It’s based on one I found on the Sainsbury’s Little Ones website. This is a great collection of recipes suitable for babies, toddlers and adults. More of these recipes will no doubt feature in future posts, as I’ve tried several of them already and would love to share more. I adapted it slightly (basically less sugar and half oil / half milk instead of all the oil) to suit Andrew better. So, here we go.
250g plain flour
75g porridge oats, plus extra for decoration
2 tsp baking powder
3 eggs, beaten
125ml oil- I used olive as that’s what we have in
2 medium-ripe bananas, chopped small
Preheat the oven to 180ºC, fan 160ºC, gas 4. Prepare a muffin tin with paper cases (I used a big muffin tin for Mummy/Daddy-sized treats and a fairy cake tin for Andrew-sized treats).
Sift the flour, oats and baking powder together (I didn’t sift the oats – how is that possible?!)
In a separate bowl, beat the eggs, sugar, oil and milk together until pale and fluffy.
Fold this mixture, and bananas, into the flour and oat mixture.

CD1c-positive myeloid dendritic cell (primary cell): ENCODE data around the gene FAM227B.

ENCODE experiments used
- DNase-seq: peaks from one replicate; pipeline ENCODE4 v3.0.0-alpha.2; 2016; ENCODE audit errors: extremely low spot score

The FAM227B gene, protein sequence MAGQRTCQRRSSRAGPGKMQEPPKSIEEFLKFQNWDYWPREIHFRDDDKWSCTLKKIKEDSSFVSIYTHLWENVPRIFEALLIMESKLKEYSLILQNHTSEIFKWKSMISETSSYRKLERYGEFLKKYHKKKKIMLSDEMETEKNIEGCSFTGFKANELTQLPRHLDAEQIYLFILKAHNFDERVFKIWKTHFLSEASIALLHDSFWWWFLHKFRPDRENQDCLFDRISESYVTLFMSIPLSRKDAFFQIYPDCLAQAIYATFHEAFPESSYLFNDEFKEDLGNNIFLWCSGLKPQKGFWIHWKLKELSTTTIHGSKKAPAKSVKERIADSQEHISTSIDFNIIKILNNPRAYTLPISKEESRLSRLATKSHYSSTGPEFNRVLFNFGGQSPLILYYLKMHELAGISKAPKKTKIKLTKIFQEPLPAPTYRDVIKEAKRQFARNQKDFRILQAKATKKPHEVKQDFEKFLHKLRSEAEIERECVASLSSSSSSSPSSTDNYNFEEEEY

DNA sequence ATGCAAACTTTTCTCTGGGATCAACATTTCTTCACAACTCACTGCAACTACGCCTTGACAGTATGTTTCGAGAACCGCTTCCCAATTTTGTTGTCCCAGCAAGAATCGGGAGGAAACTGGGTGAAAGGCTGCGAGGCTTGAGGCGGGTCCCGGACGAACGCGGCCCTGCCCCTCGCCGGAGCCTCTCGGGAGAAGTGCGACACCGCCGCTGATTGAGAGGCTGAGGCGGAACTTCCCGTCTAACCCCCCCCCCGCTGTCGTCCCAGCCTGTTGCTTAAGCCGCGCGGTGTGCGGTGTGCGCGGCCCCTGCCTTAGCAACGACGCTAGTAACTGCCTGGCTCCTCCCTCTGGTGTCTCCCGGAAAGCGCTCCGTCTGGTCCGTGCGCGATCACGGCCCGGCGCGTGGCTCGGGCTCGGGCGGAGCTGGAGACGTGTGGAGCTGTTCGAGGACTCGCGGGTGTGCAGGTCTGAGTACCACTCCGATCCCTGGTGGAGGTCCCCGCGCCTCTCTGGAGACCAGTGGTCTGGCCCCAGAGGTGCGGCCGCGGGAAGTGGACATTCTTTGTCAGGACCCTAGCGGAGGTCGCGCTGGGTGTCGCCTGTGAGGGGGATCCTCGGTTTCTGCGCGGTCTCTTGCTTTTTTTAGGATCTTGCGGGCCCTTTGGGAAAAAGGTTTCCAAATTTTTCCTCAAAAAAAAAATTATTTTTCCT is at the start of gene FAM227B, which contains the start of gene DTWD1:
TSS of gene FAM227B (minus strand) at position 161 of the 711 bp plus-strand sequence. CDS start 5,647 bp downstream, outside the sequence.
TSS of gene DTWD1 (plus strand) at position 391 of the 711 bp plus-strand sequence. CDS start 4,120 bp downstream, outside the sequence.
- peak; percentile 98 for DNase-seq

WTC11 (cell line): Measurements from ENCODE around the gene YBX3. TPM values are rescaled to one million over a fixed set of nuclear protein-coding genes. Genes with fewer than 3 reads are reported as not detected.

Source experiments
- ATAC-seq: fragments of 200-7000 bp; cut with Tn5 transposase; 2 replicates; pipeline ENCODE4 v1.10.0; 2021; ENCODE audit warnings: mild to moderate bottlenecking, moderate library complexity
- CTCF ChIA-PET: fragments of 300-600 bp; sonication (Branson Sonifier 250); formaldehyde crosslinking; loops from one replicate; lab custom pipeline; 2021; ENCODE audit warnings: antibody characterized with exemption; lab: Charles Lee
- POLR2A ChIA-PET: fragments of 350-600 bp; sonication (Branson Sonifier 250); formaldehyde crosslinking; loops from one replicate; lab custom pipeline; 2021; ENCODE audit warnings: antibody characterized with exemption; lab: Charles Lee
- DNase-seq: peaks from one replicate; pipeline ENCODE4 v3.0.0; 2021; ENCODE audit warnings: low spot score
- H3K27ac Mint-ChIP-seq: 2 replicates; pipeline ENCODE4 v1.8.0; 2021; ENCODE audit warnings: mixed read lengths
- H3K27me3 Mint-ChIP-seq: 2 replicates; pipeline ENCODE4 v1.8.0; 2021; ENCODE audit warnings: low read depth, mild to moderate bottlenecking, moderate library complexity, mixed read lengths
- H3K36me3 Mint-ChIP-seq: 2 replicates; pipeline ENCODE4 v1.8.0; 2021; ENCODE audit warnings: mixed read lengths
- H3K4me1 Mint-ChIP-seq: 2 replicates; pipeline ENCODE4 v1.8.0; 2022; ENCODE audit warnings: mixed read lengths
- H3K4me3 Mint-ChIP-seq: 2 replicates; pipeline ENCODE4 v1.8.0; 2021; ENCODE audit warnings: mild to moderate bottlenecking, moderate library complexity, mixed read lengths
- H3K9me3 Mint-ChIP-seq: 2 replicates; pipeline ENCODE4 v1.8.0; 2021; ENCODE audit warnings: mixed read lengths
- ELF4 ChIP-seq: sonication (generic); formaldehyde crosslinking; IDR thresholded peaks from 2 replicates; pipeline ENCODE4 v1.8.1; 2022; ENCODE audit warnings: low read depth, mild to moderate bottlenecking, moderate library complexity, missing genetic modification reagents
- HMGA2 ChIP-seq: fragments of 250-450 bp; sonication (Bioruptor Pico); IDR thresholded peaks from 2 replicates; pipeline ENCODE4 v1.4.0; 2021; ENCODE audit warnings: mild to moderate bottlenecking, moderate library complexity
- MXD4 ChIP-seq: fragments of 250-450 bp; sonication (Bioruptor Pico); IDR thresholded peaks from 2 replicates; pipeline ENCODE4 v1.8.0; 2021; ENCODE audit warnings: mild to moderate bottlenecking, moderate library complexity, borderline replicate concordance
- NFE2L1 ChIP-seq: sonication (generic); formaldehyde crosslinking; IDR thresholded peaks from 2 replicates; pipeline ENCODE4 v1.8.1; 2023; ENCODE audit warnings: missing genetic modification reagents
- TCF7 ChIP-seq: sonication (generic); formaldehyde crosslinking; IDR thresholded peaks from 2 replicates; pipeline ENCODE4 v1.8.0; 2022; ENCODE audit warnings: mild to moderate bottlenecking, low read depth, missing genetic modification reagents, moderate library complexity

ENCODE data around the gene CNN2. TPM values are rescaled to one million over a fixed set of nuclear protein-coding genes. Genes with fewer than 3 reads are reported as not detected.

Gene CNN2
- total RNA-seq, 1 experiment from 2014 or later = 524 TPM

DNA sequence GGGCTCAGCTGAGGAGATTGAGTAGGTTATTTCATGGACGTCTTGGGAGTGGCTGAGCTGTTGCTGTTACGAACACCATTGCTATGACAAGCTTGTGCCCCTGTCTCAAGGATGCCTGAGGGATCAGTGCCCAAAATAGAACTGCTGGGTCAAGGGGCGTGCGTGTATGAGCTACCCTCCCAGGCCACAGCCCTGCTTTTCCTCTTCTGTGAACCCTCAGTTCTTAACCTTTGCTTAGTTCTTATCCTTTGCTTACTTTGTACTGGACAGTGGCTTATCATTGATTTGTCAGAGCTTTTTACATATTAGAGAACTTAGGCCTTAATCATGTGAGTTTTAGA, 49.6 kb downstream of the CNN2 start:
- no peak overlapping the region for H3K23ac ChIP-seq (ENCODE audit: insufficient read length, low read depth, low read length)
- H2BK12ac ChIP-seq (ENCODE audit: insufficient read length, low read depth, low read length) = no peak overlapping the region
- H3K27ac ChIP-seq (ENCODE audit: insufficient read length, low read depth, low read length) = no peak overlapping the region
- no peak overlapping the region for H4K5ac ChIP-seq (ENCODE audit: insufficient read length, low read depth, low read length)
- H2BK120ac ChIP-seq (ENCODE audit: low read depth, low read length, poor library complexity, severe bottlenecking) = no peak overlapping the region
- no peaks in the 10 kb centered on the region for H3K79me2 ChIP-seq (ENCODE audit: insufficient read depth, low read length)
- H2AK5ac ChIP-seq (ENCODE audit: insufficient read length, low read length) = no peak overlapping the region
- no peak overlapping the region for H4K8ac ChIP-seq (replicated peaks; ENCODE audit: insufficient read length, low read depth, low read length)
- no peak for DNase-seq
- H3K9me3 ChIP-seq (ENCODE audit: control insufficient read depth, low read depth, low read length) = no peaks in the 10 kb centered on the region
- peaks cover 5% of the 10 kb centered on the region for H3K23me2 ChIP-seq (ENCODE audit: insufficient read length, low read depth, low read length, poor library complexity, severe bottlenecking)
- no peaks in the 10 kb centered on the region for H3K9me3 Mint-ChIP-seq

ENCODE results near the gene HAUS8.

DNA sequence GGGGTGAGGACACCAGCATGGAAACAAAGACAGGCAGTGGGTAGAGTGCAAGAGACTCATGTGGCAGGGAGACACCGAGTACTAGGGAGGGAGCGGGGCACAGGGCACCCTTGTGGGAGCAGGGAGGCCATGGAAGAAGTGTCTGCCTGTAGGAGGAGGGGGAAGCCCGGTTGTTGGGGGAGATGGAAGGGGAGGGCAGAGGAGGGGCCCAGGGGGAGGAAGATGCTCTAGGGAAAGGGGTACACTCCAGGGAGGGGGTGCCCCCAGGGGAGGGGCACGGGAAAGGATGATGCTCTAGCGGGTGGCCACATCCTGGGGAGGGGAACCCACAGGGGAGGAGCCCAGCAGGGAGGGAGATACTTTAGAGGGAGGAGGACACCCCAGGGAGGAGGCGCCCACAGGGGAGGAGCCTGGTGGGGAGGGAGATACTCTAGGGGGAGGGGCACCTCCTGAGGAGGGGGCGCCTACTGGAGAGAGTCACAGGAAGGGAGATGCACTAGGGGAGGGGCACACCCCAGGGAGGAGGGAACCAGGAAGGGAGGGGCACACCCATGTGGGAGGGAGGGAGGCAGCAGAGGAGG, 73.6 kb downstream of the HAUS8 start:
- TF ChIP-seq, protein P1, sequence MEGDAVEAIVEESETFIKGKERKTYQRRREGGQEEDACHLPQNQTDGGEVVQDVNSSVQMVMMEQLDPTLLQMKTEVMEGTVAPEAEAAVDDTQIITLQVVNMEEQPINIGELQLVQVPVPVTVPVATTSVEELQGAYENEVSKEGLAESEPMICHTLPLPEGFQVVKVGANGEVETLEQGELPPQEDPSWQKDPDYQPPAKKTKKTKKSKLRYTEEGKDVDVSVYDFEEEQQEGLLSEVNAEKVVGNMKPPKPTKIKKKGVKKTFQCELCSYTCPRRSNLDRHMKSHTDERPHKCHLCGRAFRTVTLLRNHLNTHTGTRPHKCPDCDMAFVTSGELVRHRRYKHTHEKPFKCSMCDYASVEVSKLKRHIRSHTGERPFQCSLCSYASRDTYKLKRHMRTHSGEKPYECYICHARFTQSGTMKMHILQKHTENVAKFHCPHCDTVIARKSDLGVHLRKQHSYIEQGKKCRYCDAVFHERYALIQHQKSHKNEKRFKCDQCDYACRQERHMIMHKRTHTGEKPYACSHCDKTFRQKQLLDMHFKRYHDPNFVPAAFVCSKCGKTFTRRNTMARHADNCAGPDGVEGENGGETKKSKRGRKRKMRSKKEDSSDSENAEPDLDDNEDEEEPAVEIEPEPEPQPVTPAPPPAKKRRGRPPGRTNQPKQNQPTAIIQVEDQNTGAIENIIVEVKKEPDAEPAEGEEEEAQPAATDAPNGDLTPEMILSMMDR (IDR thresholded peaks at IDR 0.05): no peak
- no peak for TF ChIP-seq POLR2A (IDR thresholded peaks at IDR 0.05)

Spoon the combined mixture into the muffin tin. Sprinkle the extra oats over and bake for 15 minutes until the muffins have risen and are golden. (I found that the bigger muffins needed more like 20 minutes, whereas the small ones were fine with 15 minutes).
When cooked through, transfer to a rack to cool completely. Store in an airtight container for three days (if they stay uneaten for that long!) or freeze.
Andrew approved – he ate one for a snack on not long after I baked them on Sunday. Tom was also impressed, so I’ll definitely be baking some more of these, and it’s handy that they go in the freezer to have a stock for when I don’t have time to bake them fresh.